What is the Point of Studying the Genetics of Parkinson’s Disease?

By Dr. Luca Marsili

The availability of cost-effective genetic sequencing over the last 20 years has led to an explosion of data about the genetic basis of neurodegenerative diseases. A large number of genetic mutations have been implicated in causing a form of Parkinson’s disease or other Parkinsonisms. The next decade promises the discovery of many more genes to that catalogue thanks to programs like ASAP’s GP2 and the Parkinson’s Foundation’s PD GENEration, especially if a recent pre-print claiming that we can now sequence genomes for just $15 in a mere 12 hours turns out to be true and the process reproducible everywhere. Yet the question remains, what are patients and their doctors supposed to do with all that information?

The past two decades of discoveries have revealed more and more genetic mutations but instead of being major drivers in unleashing the disease, they yield smaller effects, increasing the risk of Parkinson’s without being prescriptive. While some of the early genetic discoveries were found to exert significant effects among carriers of those mutations in rare (e.g., SNCA) or slightly more common patient populations (e.g., GBA, LRRK2, PRKN), recent discoveries have been of genes whose mutations have smaller roles and in fewer individuals (e.g., ATP13A2, SYNJ1).

Further confusing the picture, carriers of the same mutation often have quite different clinical outcomes. For example, patients carrying LRRK2 mutations can go on to develop a relatively benign form of Parkinsonism, or much more aggressive diseases like dementia with Lewy bodies or multiple system atrophy; yet others never develop any kind of neurodegenerative disease. A similar story comes from the C9ORF72 gene where families may have one child who goes on to develop amyotrophic lateral sclerosis (ALS) and the other frontotemporal dementia, very different diseases as currently conceived, at least. These indicate that there are many more factors involved that just our genome, and that genetic variability cuts across our clinically defined boundaries of disease and can play a role in a variety of different forms of neurodegeneration.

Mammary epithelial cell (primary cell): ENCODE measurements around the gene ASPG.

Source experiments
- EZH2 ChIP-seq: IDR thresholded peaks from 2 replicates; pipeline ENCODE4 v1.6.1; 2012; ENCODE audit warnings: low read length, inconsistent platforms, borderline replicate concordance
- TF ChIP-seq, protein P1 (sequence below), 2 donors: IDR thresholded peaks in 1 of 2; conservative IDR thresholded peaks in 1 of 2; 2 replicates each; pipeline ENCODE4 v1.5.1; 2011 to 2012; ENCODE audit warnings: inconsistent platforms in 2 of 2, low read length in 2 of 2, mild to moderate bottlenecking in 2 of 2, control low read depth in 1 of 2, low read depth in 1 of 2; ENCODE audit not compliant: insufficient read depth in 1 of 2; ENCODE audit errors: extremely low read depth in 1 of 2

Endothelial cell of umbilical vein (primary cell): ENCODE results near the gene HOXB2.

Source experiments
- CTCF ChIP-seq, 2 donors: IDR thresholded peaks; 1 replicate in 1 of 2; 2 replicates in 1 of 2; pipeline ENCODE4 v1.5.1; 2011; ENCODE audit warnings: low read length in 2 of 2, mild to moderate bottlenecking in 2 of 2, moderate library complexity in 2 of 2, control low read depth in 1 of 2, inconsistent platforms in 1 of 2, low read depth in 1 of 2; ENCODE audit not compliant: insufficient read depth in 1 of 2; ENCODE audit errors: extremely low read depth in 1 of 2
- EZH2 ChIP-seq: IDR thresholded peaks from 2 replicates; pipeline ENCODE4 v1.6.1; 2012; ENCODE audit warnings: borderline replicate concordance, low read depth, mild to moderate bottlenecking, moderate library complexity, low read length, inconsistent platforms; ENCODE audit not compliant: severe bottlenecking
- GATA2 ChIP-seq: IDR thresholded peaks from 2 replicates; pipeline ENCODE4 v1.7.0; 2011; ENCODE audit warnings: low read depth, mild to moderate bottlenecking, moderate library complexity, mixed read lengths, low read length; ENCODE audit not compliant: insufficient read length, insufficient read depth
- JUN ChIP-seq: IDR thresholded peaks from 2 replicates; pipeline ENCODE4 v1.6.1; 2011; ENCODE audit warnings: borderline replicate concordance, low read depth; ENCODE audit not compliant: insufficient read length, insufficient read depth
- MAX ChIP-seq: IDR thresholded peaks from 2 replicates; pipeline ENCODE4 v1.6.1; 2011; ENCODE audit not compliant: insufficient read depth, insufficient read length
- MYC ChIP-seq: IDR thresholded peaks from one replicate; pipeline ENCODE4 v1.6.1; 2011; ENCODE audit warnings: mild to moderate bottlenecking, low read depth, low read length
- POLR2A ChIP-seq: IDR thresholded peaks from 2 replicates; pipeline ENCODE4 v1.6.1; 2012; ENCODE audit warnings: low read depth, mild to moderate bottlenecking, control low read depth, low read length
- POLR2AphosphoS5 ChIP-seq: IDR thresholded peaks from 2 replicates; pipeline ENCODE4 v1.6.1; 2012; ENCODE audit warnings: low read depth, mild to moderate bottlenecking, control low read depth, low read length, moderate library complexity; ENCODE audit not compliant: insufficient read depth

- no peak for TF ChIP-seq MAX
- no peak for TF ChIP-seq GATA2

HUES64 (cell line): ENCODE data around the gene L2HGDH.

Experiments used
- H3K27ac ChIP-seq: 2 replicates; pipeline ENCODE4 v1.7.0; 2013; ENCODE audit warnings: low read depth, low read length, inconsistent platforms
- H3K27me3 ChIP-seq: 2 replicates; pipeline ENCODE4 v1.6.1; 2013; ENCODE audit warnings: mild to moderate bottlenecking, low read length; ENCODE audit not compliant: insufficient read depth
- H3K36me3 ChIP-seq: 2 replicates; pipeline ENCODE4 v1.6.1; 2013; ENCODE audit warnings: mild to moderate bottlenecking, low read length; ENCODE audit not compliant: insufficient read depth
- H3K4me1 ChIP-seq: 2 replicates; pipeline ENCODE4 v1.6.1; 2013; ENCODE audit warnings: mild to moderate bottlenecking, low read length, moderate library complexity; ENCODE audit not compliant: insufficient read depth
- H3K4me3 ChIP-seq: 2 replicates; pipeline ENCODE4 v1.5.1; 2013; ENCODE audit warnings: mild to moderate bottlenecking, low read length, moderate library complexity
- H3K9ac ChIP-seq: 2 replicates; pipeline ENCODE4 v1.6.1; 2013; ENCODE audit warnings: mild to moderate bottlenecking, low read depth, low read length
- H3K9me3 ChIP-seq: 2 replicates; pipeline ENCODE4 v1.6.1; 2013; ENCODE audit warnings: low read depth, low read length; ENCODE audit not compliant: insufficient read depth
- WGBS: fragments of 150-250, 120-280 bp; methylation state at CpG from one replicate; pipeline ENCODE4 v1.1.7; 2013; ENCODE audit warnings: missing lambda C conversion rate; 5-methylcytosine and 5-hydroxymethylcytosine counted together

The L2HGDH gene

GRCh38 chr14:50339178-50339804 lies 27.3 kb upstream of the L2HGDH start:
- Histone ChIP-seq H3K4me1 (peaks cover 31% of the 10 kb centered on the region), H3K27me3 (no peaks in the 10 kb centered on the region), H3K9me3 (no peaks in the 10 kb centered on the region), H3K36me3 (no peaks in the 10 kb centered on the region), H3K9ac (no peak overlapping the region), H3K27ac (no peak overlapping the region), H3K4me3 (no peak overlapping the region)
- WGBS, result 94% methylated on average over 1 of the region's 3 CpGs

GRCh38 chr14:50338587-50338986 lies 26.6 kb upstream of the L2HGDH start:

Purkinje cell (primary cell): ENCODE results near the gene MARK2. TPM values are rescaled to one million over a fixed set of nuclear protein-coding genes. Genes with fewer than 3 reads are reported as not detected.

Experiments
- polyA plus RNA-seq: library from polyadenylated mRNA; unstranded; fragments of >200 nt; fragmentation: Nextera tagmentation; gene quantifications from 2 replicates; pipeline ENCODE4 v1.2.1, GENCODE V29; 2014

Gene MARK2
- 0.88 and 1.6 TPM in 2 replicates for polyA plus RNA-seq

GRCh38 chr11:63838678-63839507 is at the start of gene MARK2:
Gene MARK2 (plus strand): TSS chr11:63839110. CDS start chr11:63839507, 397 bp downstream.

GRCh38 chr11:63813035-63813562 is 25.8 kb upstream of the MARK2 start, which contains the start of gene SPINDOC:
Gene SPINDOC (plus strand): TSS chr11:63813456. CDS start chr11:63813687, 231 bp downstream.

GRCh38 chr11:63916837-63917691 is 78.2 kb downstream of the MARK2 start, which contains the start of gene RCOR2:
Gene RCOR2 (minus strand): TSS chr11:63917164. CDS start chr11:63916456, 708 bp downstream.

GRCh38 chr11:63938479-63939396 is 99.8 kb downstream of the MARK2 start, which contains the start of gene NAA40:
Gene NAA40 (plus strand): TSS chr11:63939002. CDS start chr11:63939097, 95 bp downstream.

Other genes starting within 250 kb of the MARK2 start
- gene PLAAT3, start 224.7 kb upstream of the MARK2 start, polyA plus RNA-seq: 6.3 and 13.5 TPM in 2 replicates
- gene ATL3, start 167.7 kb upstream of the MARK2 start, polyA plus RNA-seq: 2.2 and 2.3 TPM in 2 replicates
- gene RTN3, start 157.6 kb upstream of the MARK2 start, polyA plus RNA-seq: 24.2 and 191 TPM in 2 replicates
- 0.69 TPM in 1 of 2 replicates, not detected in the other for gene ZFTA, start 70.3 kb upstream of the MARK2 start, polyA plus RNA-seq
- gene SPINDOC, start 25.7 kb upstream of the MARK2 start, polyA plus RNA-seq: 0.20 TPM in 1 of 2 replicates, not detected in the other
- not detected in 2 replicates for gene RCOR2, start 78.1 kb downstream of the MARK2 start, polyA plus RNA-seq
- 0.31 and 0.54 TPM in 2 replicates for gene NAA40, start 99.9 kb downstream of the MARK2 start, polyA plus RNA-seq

Despite the addition of all these above-mentioned genes to our lists of “Parkinson’s disease” genes, the majority of cases of Parkinson’s remains unexplained. This leads us to conclude that something is missing from our approach to genetics. Except for a small minority of cases, genetic markers alone will not suffice to match patients to disease modifying therapies. Thus, the genetics of patients with neurodegenerative diseases must be studied in the context of other elements of human biology applicable to the same individuals, using a wide source of analytical techniques (e.g., transcriptomics, proteomics, metabolomics, epigenomic, and microbiomics, each of which will be discussed in future blog posts), to enable us to identify the appropriate therapy for each individual. 

Therefore what we need is broad population-based studies of aging like the CCBP. Over the next decade we will conduct an extensive DNA sequencing of each of our five thousand participants. We will then combine that information with the data we get from the other biological datasets mentioned above to help us understand which pathways are most relevant to each person’s particular disease. This will then enable us to match patients with biologically-defined disorders to therapies suited to alter such abnormal biology, increasing the chance of modifying the course of an individual’s disease. This is both the challenge and the promise of precision medicine applied to patients with neurodegenerative disorders.

Genetics in the first two decades of the 21st century has helped guide many of our attempts to develop new treatments for neurodegenerative diseases. But to truly realize the potential that the genomic revolution promised we must take the next step and start integrating and individualizing that information with everything else we are learning about the biology of aging to disentangle how incredibly complex genetic and molecular pathways unfold in each affected person to better treat each one.

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